If I ever write my book, this is likely how I’d start it.
The Journey Of A Thousand Miles, Starts With A Single Step.
I was 18 when I walked into my college freshman Sociology 201 class at Sonoma State University. The professor, who would later become my mentor, introduced herself to the class by giving her bio. “…you may have seen me before on MTV’s Road Rules. I was one of the professors aboard the ship during the season when the cast took part in Semester at Sea (SAS).” She went on to describe the concept of the program; it was one that I had never heard before. It was a study abroad experience where students spent 108 days, the span of a college semester, sailing around the world, visiting 10 countries while completing course content in their respective fields. Intrigued, I approached her after class to hear more about it. She told me about the in-country field trips that were crafted around students majors to offer experiential training, she shared the amount of free time participants would have at each port to venture and wander on their own and further highlighted what could be expected at sea between ports. At that point I’d never been out the country so the possibility of being selected for such a program seemed unattainable, so I hardly even entertained the thought of going. It wasn’t until I became her Teacher’s Assistant in my third and final year of college that I actually considered studying on a cruise ship an actual option.
I was a psychology major and had learned at the beginning of what should have been my junior year, that I had enough credits to graduate a year early. This meant that the following semester would unexpectedly be my last. In speaking with my mentor about the abrupt and premature end to my collegiate career, she again suggested I’d consider Semester at Sea again. We’d had countless conversations about my career goal of becoming a “…successful Psychologist” a phrase I’d been saying since the second grade when people asked me what I wanted to be when I grew up. She reasoned, “…I think you’ll find that learning about people and their behaviors framed within their cultural norms and values will be beneficial when you start providing therapy. It will give you a greater understanding of people and their differences.” It was with these words that I decided to realistically consider studying abroad. When I saw on the SAS website that they were having an in-person application process in San Diego to be considered for the following term, I called my mom to talk through the logistics of me getting down there.
The morning of the open house, I took an early morning flight from the bay to LA and then road tripped with my mom down to SD. Towards the end of the journey, nerves took over. The uncertainty that I had been wrestling with for weeks on whether or not to apply returned. When I shared my apprehension with my mom, she began reassuring me and affirming my choice to apply for the opportunity. I don’t quite recall exactly what she said, but if I know her like I do, I’m sure her motivational words were flowery, strung together New King James’ finest verses and topped off with a prayer. Needless to say, it worked.
We boarded the ship and headed to the banquet hall that doubled as an assembly room. There were wooden tables stationed at the front of the auditorium where the academic advisors sat waiting to determine the fate of the students in line. I fell into formation with the rest of the potential SAS candidates. In my hand was my application form, a sealed envelope that contained my official academic transcript, the current event newspaper clipping that was requested of all applicants, and my personal statement. When I got to the front of the line, I greeted the advisor and handed over my documents. He scrutinized them for what felt to be an eternity before looking up at me over his glasses and saying, “Wow, impressive! See you in the Fall.” Wait, What? That’s it?! Just like that, accepted? I thought feeling both shocked and excited. Luckily, my mouth translated my jumble of emotions into a more polished form of expression. “Thank you!” I said, before turning to rejoin my mom to share with her the good news.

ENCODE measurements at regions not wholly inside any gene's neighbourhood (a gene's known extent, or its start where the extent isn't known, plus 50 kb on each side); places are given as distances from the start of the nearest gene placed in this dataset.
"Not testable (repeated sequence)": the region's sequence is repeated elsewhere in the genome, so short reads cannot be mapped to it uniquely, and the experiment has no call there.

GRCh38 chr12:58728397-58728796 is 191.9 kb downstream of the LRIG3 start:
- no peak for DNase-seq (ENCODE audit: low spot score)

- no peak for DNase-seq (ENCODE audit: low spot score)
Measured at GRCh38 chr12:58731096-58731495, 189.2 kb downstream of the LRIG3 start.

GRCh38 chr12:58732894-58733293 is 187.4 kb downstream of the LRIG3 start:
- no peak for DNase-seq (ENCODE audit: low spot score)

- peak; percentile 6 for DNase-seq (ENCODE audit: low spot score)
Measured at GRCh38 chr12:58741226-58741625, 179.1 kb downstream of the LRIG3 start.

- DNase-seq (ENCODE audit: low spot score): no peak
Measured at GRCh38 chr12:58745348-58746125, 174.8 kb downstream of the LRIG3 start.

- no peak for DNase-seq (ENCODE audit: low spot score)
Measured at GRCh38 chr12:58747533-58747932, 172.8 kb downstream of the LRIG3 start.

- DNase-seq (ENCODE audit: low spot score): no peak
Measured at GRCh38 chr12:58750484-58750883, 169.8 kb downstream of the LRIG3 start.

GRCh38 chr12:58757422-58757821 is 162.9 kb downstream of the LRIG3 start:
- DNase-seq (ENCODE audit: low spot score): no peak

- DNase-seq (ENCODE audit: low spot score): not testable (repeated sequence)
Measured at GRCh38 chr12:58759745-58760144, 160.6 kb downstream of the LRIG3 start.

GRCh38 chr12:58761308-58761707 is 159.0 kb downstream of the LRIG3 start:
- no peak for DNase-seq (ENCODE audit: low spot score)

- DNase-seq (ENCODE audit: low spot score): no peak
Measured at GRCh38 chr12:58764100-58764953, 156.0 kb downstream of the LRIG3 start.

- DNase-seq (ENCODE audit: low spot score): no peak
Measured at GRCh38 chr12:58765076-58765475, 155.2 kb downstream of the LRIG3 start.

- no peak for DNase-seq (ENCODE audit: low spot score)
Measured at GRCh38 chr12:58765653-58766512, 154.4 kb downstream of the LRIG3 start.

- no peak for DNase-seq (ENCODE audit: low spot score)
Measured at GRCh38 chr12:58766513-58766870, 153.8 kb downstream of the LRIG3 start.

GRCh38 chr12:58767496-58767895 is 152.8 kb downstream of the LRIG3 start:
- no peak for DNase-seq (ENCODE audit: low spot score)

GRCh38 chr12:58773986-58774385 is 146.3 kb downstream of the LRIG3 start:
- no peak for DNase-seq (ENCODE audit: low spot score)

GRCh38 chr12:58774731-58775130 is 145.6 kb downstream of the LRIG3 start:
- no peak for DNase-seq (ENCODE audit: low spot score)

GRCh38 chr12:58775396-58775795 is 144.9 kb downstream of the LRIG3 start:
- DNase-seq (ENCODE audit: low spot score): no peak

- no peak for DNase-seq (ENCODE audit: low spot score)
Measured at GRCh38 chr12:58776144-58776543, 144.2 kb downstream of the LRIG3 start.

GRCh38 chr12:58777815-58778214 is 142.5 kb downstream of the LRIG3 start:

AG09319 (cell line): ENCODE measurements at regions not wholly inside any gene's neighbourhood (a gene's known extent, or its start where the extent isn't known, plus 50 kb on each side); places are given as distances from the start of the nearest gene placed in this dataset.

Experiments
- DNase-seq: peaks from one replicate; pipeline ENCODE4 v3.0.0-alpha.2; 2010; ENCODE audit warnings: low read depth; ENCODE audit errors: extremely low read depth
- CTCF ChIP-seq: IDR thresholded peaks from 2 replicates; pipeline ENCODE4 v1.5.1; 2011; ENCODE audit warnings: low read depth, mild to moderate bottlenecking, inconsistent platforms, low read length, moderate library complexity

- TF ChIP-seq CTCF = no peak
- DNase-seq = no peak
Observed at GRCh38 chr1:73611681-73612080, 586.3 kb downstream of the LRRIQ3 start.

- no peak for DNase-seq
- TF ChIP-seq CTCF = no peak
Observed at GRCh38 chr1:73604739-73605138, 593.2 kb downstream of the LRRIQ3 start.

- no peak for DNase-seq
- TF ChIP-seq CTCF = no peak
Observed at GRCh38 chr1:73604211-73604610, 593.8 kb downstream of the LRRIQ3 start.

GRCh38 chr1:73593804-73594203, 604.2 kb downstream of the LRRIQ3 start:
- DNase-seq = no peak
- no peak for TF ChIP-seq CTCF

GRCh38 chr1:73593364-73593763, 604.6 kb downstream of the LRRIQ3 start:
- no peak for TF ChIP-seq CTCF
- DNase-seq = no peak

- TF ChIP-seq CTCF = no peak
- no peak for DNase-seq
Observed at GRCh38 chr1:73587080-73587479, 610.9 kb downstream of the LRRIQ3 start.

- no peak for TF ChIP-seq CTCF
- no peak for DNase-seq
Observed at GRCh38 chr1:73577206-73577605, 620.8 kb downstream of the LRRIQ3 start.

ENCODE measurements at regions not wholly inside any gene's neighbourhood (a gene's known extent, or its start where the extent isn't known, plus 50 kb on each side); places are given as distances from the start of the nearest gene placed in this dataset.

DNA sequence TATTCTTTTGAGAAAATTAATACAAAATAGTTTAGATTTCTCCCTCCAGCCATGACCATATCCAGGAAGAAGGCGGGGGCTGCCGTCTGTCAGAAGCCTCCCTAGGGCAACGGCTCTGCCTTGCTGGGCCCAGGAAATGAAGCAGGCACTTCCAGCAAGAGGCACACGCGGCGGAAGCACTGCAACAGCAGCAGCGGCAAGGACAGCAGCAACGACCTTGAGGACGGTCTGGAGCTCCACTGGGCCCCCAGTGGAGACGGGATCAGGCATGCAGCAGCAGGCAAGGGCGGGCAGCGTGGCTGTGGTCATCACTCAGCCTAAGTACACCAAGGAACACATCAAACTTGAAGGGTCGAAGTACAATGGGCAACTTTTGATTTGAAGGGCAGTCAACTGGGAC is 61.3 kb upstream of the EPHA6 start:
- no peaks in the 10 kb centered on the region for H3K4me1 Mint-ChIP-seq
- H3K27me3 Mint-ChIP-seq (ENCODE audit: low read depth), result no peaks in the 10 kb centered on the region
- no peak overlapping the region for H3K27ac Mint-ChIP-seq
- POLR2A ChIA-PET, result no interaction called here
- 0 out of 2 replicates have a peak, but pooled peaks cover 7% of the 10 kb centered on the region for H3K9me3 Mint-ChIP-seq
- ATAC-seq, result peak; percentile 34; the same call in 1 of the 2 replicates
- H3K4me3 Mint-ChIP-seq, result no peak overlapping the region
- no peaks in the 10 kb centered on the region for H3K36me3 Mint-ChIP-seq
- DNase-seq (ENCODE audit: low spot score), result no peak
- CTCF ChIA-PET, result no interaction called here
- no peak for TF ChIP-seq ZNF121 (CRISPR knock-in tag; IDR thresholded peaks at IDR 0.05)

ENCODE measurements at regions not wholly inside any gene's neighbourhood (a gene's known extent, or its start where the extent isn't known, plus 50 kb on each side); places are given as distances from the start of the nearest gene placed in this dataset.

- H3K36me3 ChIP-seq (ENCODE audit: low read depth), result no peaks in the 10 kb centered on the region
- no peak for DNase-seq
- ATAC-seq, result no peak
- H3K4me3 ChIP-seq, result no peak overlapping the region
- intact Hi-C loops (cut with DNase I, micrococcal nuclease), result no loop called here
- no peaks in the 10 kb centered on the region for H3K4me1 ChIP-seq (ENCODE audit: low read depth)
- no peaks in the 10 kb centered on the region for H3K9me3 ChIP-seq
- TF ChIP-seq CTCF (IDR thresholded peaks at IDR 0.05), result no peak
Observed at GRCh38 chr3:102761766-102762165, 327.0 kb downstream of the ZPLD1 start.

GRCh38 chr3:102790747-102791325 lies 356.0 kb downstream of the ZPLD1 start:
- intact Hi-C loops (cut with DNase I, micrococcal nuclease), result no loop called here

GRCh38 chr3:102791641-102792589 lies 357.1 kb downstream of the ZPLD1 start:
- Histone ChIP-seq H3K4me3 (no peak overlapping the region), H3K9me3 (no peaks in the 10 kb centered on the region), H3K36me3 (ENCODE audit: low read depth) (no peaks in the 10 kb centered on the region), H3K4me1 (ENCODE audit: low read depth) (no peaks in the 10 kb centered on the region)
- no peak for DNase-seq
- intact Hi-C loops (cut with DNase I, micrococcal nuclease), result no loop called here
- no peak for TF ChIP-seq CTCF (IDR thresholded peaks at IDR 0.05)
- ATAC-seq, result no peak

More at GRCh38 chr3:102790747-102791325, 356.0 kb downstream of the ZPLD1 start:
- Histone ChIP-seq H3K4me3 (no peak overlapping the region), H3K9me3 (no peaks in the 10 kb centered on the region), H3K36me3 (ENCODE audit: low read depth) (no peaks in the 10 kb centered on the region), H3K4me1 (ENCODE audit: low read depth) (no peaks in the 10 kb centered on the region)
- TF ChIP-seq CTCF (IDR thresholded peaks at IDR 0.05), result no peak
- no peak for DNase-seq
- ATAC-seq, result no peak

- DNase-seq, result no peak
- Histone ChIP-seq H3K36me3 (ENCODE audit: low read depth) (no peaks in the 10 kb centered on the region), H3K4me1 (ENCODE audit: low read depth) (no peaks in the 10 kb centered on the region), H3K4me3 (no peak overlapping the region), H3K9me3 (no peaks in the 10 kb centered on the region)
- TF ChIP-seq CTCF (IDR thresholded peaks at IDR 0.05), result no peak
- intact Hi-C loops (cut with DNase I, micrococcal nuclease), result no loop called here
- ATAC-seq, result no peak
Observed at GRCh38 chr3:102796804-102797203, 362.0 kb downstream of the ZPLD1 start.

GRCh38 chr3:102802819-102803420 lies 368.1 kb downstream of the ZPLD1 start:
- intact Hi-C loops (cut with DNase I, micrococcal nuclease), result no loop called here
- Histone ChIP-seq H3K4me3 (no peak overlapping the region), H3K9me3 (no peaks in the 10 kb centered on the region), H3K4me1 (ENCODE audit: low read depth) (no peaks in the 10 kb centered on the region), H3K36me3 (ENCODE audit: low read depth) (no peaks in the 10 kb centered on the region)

“The opportunity of a lifetime, must be seized within the lifetime of the opportunity.”
The remainder of that Spring semester was a blur. Even after submitting my SAS commitment letter, there were numerous occasions where I’d go back and forth on whether I would actually go through with my decision. It was so expensive. “…I don’t know mom, maybe it’s not worth it.” I expressed while looking over the excursion package with her. “I’ll just go back to Sonoma for my last semester.” I’m not sure whether that was me being practical or if I was trying to use fiscal responsibility to mask my uneasiness of leaving the country for the first time EVER. After all, I knew nothing about travel or about being outside of America. Up to that point, the 8-hour drive/1-hour flight it took to get to college was the furthest I’d been without my parent’s guardianship. Ultimately, my mom ended up convincing me that this was an opportunity of a lifetime and assured me we’d figure out how to finance it one way or another. That subsequent Fall, I set sail on a trip around the world that quite literally changed the trajectory of my life. I embarked on The Journey that started it all.
“Once the travel bug bites there is no known antidote, and I know that I shall be happily infected until the end of my life.”
My decision to move to Spain at the age of 27, was one galvanized by heartbreak, but not exactly in the way one might think. A few years earlier, I spent a summer studying in Europe while working on my master’s degree. Following graduation, I had the opportunity to move to London to be a Social Worker through a professional exchange program partnership between my U.S. based alma mater and select hospitals and clinics throughout England. At the time I was in year five of what ended up being a seven-year relationship. Having lived on opposite American coasts the majority of our time together, we knew all too well the struggles of being long distanced. So, when we finally managed to make our way back to one another and live in the same state, I was hesitant to reintroduce geographic distance, no matter how great this new job opportunity was. Since I couldn’t convince him to move abroad with me and did not want to add “cross continental” to our relationship’s resumé, I ultimately decided to pass on the role in England.